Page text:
Book of Common Prayer's Te Deum

Today's Worship Quote dates from the fourth or fifth century. The Te Deum or Te Deum laudamus is an anonymous worship text in Latin that has been set to music by countless composers, from the baroque masters all the way through to practicing church musicians of our day. Martin Luther translated it into German and there are at least twenty-five metrical settings in English ("Holy God, We Praise Thy Name"). I imagine that there are some readers who have this prayer memorized (in Latin or English), and some who are encountering these words for the first time. [as found in Book of Common Prayer, Rite I].

We praise Thee, O God: we acknowledge Thee to be the Lord.
All the earth doth worship Thee, the Father everlasting.
To Thee all Angels cry aloud: the Heavens and all the powers therein.
To Thee Cherubim and Seraphim continually do cry:
"Holy, Holy, Holy, Lord God of Sabaoth;
Heaven and earth are full of the Majesty of Thy Glory."

The glorious company of Apostles praise Thee.
The goodly fellowship of the prophets praise Thee.
The noble army of Martyrs praise Thee.
The holy Church throughout all the world doth acknowledge Thee:
The Father of an infinite Majesty;
Thine honorable, true, and only Son;
Also the Holy Ghost: the Comforter.

Thou art the King of Glory, O Christ.
Thou art the everlasting Son of the Father.
When Thou tookest upon Thee to deliver man:
Thou didst not abhor the Virgin's womb.
When Thou hadst overcome the sharpness of death,
Thou didst open the Kingdom of Heaven to all believers.
Thou sittest at the right hand of God in the glory of the Father.
We believe that Thou shalt come to be our Judge.
We therefore pray Thee, help Thy servants
whom thou hast redeemed with Thy precious blood.
Make them to be numbered with Thy Saints in glory everlasting.

O Lord, save Thy people: and bless Thine heritage.
Govern them and lift them up forever.
Day by day we magnify Thee and we worship Thy Name,
ever world without end.

Vouchsafe, O Lord, to keep us this day without sin.
O Lord, have mercy upon us.
O Lord, let Thy mercy lighten upon us, as our trust is in Thee.
O Lord, in Thee have I trusted: let me never be confounded.

If you look around, you can find modern English renderings of the Te Deum text, ones that avoid "thee" and "thou" and "vouchsafe." But for today...

May the Lord vouchsafe to give thee a great week!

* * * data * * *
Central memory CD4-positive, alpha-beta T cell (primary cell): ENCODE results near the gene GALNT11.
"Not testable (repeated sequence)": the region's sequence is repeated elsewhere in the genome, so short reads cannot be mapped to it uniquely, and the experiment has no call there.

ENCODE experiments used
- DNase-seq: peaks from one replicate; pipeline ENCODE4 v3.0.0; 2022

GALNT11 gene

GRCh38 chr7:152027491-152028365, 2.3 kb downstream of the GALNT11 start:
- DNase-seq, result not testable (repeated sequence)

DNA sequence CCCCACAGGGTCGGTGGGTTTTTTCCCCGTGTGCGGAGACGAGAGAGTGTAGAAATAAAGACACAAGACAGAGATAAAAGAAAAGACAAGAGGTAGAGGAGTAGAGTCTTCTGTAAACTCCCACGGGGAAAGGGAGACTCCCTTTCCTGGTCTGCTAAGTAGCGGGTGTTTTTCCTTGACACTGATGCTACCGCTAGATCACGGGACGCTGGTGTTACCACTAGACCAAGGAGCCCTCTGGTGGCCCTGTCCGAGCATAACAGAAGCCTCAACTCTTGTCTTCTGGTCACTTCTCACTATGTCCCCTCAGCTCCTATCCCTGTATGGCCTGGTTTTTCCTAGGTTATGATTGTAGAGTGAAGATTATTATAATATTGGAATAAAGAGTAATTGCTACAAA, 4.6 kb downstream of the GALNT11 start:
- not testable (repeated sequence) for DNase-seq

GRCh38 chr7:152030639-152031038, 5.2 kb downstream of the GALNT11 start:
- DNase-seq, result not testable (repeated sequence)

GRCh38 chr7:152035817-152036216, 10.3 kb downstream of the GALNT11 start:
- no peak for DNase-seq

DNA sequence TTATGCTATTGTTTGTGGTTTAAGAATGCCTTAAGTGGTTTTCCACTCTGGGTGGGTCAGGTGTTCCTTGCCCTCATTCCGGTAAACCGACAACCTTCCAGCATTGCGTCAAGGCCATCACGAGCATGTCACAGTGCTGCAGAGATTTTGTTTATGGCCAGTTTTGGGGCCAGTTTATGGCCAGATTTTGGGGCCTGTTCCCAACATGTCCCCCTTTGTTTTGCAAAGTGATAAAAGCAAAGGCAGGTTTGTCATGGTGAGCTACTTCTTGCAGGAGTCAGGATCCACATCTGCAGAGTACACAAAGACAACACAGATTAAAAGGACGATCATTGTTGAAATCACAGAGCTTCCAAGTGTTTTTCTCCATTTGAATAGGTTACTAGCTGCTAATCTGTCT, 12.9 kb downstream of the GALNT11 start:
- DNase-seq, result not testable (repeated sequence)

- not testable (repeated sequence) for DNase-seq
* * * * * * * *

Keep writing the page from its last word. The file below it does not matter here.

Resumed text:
To learn more about Chip Stam and his Worship Quote of the Week, click below.

Foster on when Spirit Touches Spirit

This Worship Quote of the Week is another from Richard Foster's The Celebration of Discipline.

"Worship is our response to the overtures of love from the heart of the Father. Its central reality is found 'in spirit and truth.' It is kindled within us only when the Spirit of God touches our human spirit. Forms and rituals do not produce worship, nor does the disuse of forms and rituals. We can use all the right techniques and methods, we can have the best possible liturgy, but we have not worshipped the Lord until Spirit touches spirit."

- Richard Foster, The Celebration of Discipline: The Path to Spiritual Growth, Chapter 11, "The Discipline of Worship," (San Francisco, CA: Harper, 1988), p. 158.


Holy God, touch us with your Spirit as we respond to the amazing overtures of your love! Amen!

Have a great week!

To learn more about Chip Stam and his Worship Quote of the Week, click below.

Dead Sea Scrolls "Angelic Litrugy"

Here's a WORSHIP QUOTE that's a little off the beaten path. These are some liturgical phrases, not a consecutive paragraph, from the manuscripts discovered at Qumran (Dead Sea Scrolls).

"Praise Him ... for in the magnificence of the praise is the glory of his kingdom ... For he is God of all who sing with knowledge forever ...

to the powerful God with the chosen spiritual portion, so that it is a melody with the joy of God, and celebration with all the holy ones, for a wonderful song in eternal happiness ... Sing to the God who is awesome in power."

-from what scholars call "the Angelic Liturgy," mostly from Cave IV, as translated in The Dead Sea Scrolls Translated, Florentino Garcia Martinez, pp. 422-423.


The initial Dead Sea Scrolls discovery was in 1946-7, but in 1952 researchers found the most important discovery of all in Cave IV, a library containing some 400,000 fragments from 400 different manuscripts, one-fourth of which were biblical. I wonder what church historians will find to document the worship life of the Christian Church at the end of 2nd millennium after Christ. Will it be clear from "our" documents what was important to us - unity, diversity, instruments, voices, corporate worship, personal worship, music, text, accompaniment, harmony, celebration, contemplation, confession, knowledge of God's word, experiencing God's presence and power, etc.? 

Have a great week!

To learn more about Chip Stam and his Worship Quote of the Week, click below.